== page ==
How to support sensing capabilities in highly volatile situations

Erik De Waard / Henk Volberda / Joseph Soeters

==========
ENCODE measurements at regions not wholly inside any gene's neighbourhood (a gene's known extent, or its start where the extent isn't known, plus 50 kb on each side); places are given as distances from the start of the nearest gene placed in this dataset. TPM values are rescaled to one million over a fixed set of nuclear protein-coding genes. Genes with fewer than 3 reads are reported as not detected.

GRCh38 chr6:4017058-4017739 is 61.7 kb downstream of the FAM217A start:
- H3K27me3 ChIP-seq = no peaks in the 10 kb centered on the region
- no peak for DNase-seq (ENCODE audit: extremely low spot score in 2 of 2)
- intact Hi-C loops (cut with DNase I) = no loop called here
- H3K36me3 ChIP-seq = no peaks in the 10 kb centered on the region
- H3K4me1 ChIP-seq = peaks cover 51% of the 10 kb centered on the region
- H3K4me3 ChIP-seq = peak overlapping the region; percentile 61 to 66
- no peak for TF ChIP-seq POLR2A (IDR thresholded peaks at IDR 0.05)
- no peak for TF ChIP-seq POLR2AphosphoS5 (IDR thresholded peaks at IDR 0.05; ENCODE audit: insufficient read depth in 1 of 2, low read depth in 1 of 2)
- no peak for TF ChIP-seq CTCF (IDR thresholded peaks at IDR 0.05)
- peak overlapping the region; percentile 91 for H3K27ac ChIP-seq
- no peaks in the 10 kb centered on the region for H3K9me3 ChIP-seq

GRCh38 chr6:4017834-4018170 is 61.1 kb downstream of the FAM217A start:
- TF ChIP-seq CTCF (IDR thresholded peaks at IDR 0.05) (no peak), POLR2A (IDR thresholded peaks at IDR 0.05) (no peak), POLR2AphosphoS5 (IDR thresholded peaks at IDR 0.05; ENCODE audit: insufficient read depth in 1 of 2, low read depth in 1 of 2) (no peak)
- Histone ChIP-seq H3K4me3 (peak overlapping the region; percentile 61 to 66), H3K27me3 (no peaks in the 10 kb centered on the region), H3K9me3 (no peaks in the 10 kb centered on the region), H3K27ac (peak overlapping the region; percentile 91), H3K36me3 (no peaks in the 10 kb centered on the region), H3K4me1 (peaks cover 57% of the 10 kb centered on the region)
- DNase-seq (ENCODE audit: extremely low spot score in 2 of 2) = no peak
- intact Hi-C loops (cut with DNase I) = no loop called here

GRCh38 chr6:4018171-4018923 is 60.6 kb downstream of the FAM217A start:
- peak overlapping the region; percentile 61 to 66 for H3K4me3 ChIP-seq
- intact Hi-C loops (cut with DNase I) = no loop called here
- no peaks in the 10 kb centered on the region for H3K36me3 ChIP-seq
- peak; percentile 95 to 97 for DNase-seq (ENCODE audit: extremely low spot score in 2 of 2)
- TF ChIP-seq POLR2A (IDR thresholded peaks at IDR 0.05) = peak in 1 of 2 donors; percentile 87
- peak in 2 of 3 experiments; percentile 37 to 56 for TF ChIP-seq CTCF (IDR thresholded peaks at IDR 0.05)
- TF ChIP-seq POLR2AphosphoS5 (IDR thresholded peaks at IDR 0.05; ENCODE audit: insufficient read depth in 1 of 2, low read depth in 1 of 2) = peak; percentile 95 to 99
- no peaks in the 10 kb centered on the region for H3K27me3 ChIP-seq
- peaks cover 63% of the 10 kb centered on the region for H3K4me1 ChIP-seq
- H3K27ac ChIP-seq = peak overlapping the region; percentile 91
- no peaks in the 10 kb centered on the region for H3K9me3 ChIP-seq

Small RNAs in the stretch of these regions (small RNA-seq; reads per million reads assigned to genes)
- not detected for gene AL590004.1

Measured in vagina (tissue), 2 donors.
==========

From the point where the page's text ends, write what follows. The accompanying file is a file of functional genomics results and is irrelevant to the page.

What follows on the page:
In the scholarly debate on how to deal with hypercompetition a dominant logic has become that investing in sensing , seizing , and transforming dynamic capabilities offers organizations the potential to repetitively initiate business innovations . Actual research into the micro-foundations of these dynamic capabilities has been limited. This study explores whether modular organizing and lateral coordination are typical processes that support an organization's sensing function. Empirically the study investigates how these two variables help the Netherlands armed forces to deal with its dynamic and complex crisis response environment. The findings show that both predictors stimulate the development of a broad knowledge base from which the organization can operationally benefit. Yet, the study has also uncovered that, when modularity s demand of near-decomposability is not being sufficiently satisfied, the organization becomes preoccupied with its own internal functioning at the expense of its external lateral sensing